Figure 5. (a) Scatter plot of hydrothermal sites/100 km of ridge length (Fs) vs. magmatic budget (Vm). Numbers refer to ridge sections identified in Table 1. Sections 8, 10, 11, and 12 show high and low estimates with open symbols, mean estimate with solid symbol. Squares indicate hotspot-affected ridges. Black diamonds show binned data (not including sections 12 or 13), with least-squares regression fit of Fs = 1.01 + 0.0023Vm (r2 = 0.97). 95% confidence bands for prediction of Fs from Vm given by dotted lines. (b) Plume incidence (ph) vs. Vm, with symbols as in (a). Least-squares regression fit of ph = 0.043 + 0.00055Vm (r2 = 0.93), excluding sections 11–13 (see text). Note also there is no data point for slow-spreading (non-hotspot-affected) ridges. (c) Total ridge length and number of vent sites in each of the five bins in (a).

Figure 6

Figure 6. Known (solid circles) and inferred (open circles) vents sites along the northern Mid-Atlantic Ridge. Sites sited on axial neovolcanic highs are in plain type, sites hosted at least partially in ultramafic rocks are in italics, and sites apparently controlled by cross-cutting fault populations are underlined. Unlike the situation on most fast-spreading ridges, many of the inferred vent sites are based on single vertical profiles and have a high degree of uncertainty.

Figure 7

Figure 7. Site frequency Fs normalized to the magma delivery rate vs. spreading rate for the binned data in Figure 5a. Solid circles indicate mean values, open circles the uncertainty range (see Figure 5a). Approximately same trend would result using the ph data in Figure 5b (excluding the biased Gakkel Ridge result and the hotspot-affected ridge sections).

Figure 8

Figure 8. (a) Histogram of predicted vent site population as a function of spreading rate in 20 mm/yr bins (e.g., 0–20, 20–40, etc.). Total population on ridges is estimated as 1060. (b) and (c) show 95% confidence limits for high and low estimates, respectively.

Figure 9

Figure 9. Deep-water (~2000–3000 m) distribution of (He)% values [Geosecs Atlantic, Pacific, and Indian Ocean Expeditions, 1987; Lupton, 1995, 1998; Jamous et al., 1992; Rüth et al., 2000] compared to ridge full spreading rates ((He)% = 100(R/R – 1); R = He/He). Areas with (He)% values >30 are shaded. The MOR is divided into four rate categories corresponding to increasing line thickness: 1, <20 mm/yr; 2, 20–<50 mm/yr; 3, 50–100 mm/yr; 4, >100 mm/yr.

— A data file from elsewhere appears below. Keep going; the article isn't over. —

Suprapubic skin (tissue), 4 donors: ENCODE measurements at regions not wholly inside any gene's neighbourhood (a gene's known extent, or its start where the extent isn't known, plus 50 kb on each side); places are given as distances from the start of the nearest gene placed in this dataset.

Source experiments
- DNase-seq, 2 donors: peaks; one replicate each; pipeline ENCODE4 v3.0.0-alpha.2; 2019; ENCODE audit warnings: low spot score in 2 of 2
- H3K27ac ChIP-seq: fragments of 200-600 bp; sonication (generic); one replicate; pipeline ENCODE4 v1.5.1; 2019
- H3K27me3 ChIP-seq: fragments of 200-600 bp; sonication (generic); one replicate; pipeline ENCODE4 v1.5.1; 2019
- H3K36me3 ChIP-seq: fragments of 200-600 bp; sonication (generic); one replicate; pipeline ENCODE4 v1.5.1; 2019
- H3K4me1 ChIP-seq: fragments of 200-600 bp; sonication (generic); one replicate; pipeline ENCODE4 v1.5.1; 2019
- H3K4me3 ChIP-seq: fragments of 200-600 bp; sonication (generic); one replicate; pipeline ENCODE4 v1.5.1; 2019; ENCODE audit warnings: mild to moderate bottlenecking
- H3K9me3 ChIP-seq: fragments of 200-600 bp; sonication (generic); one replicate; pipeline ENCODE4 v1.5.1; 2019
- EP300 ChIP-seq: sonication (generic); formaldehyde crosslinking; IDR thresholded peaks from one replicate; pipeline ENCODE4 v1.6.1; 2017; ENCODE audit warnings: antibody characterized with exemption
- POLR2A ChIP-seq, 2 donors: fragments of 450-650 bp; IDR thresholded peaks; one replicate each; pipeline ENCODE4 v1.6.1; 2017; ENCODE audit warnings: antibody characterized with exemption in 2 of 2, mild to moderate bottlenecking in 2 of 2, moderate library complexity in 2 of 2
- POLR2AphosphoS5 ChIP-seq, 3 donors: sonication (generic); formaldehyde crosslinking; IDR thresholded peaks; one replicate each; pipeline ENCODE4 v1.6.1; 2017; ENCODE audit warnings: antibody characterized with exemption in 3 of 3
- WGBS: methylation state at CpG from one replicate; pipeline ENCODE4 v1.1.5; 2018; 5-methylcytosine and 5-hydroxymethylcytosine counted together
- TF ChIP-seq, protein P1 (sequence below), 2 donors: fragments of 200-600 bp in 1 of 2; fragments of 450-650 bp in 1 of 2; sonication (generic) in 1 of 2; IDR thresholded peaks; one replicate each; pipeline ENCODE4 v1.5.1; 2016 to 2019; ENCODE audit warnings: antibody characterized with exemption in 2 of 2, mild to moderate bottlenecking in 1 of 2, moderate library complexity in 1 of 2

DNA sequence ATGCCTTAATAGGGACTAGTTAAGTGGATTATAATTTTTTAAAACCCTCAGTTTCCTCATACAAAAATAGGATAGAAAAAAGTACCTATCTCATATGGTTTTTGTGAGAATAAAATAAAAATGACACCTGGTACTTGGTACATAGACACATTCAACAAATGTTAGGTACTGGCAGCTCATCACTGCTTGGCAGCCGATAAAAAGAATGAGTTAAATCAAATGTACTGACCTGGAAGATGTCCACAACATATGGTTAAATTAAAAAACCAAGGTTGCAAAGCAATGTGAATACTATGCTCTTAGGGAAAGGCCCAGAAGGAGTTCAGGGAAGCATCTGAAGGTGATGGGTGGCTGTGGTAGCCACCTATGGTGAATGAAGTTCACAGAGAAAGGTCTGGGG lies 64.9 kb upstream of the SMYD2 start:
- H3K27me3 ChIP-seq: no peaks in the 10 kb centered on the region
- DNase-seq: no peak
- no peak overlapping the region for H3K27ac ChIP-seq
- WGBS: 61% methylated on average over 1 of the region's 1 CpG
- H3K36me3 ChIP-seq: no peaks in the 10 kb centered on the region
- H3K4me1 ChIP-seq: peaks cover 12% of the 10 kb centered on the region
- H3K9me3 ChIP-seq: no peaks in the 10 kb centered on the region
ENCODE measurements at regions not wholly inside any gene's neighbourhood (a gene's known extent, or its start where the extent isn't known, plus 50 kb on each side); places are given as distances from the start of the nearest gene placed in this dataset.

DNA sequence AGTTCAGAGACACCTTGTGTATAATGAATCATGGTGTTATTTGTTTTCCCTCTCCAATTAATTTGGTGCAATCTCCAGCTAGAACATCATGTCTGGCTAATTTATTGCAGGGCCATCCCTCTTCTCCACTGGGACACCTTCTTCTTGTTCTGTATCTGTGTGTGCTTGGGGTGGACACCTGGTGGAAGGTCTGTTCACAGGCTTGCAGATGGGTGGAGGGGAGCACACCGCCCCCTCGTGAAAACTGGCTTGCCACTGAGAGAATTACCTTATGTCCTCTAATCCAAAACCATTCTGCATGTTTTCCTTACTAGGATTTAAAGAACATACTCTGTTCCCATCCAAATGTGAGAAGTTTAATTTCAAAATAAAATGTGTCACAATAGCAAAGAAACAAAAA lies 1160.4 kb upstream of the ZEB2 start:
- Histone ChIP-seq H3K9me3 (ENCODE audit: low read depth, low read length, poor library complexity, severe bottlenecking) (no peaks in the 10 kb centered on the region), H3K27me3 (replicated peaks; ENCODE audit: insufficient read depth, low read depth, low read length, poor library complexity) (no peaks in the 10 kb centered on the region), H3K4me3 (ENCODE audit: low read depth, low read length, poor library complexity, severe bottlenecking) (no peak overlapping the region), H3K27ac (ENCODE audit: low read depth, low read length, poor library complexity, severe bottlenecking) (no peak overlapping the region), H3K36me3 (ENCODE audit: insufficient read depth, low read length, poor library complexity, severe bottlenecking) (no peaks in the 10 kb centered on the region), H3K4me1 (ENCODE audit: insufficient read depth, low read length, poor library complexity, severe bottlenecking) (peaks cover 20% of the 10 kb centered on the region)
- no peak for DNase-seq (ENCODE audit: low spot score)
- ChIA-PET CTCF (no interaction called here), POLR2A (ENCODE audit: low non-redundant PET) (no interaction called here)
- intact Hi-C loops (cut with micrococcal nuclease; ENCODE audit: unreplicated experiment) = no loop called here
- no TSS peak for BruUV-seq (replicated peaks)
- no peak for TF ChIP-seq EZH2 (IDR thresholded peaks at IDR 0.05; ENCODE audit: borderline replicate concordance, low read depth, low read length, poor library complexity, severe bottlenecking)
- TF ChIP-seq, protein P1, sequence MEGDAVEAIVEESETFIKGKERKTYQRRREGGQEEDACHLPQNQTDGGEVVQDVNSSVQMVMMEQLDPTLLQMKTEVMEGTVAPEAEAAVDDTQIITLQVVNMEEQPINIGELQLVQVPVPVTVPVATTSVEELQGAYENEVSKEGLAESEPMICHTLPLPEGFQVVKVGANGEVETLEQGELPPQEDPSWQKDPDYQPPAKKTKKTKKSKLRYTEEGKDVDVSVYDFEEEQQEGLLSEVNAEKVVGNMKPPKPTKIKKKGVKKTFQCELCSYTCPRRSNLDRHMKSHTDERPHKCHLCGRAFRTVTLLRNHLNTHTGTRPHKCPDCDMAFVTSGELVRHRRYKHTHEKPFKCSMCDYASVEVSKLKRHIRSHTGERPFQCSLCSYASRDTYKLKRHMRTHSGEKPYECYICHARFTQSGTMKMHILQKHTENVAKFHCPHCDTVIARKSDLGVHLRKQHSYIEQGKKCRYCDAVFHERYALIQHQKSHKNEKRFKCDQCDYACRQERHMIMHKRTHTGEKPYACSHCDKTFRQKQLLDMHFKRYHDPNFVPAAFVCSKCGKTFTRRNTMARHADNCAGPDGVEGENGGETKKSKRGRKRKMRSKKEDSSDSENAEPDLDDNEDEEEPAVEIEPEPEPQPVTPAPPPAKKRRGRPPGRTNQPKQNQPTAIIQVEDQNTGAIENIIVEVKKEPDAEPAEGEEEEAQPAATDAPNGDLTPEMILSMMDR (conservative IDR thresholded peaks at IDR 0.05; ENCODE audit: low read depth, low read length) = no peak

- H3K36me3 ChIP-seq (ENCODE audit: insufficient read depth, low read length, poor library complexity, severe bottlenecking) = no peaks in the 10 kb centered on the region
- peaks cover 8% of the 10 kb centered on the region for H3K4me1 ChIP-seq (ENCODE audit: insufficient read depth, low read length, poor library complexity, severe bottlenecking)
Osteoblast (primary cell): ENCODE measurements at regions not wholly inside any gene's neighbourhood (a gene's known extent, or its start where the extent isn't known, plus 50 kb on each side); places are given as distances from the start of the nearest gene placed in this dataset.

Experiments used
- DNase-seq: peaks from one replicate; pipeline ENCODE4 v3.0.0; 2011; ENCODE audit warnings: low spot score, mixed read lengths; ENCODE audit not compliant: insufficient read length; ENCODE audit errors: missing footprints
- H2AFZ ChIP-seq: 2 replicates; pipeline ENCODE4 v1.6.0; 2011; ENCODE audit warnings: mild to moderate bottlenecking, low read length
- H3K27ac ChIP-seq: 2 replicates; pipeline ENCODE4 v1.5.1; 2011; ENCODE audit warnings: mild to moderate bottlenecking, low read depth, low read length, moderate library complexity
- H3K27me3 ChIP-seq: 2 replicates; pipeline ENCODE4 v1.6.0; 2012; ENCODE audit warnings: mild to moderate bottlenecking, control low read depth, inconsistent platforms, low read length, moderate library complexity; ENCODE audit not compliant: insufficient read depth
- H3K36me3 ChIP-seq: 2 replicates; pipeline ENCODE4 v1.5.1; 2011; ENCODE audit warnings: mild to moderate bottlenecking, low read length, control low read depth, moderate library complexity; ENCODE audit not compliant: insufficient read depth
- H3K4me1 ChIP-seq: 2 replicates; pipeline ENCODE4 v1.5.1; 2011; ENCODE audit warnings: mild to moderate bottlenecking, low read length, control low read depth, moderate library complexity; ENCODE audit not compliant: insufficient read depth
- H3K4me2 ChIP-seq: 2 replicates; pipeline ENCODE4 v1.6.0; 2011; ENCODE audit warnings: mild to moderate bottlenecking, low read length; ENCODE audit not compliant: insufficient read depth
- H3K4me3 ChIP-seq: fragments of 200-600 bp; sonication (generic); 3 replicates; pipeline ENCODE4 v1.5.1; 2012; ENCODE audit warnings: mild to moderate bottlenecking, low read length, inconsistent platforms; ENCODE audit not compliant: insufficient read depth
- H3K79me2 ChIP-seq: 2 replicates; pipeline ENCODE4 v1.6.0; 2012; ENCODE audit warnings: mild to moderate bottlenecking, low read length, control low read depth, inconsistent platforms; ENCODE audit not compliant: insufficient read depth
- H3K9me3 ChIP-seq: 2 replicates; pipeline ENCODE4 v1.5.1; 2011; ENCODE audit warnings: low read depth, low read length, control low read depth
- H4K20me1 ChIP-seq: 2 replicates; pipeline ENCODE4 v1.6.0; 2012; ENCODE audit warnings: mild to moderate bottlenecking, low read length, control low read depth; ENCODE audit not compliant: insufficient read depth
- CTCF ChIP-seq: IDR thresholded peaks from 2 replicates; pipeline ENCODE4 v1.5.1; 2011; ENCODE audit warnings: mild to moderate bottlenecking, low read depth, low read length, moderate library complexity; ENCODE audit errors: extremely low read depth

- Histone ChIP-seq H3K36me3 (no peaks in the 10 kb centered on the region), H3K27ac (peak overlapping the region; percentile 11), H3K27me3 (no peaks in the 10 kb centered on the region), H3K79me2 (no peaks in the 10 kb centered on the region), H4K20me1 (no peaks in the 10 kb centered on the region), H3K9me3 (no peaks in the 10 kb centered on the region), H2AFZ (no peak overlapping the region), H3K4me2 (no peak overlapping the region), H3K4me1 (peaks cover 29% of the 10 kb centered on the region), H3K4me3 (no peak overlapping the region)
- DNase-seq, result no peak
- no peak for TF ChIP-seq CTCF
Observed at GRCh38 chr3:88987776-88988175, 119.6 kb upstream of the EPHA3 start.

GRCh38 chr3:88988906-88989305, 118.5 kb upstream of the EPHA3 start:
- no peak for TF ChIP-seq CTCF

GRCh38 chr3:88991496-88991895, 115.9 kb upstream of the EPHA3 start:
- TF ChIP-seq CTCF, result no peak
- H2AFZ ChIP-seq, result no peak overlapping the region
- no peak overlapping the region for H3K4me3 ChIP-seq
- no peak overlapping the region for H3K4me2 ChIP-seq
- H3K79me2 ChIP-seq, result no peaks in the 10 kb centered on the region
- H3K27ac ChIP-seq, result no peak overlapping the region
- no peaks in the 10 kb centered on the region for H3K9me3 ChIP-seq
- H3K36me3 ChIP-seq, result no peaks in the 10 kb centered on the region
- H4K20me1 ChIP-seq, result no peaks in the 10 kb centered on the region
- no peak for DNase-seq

Plate 1

Plate 1. Along-axis transects of NTU for the (a) SWIR 58.5°–66°E, (b) SWIR 10°–23°E, and (c) Gakkel Ridge (4°W–86°E). Black bars above each panel show approximate location of volcanic centers [Grindlay et al., 1998; Sauter et al., 2002; Cannat et al., 2003; Dick et al., 2003; Michael et al., 2003]. In (a) the MAPR paths (light blue) intersected six incidences of NTU (red symbols) while following the bathymetry (heavy black line).This diagram shows only one of two parallel tracks; the plume at 65.12°E was detected on the other track, which followed a slightly different bathymetry. In (b) NTU data are displayed as individual profiles to avoid contouring artifacts. Not all casts were made at the rift axis, so profile depths may be deeper or shallower than the bathymetric profile at the same longitude. Stars mark sites where hydrothermal activity is probable. In (c) MAPR data was sufficiently dense to contour [Baker et al., 2004]. Numbers mark individual plumes and the possible seafloor source location of each is shown by the underlying stars; source location of the extensive plume from 250–450 km along section, centered at ~3200 m, is unknown. Most of the NTU anomaly west of ~150 km has no thermal expression and is thus nonhydrothermal [Baker et al., 2004]. Supplementary x-axis scale gives longitude along the transect. Pink line indicates approximate top of the bottom isopycnal layer.

Table 1

Table 1. Determination of Site Frequency, Plume Incidence, and Magmatic Budget for Selected Ridge Sections

Return to References or go to Abstract

PMEL Outstanding Papers

PMEL Publications Search

PMEL Homepage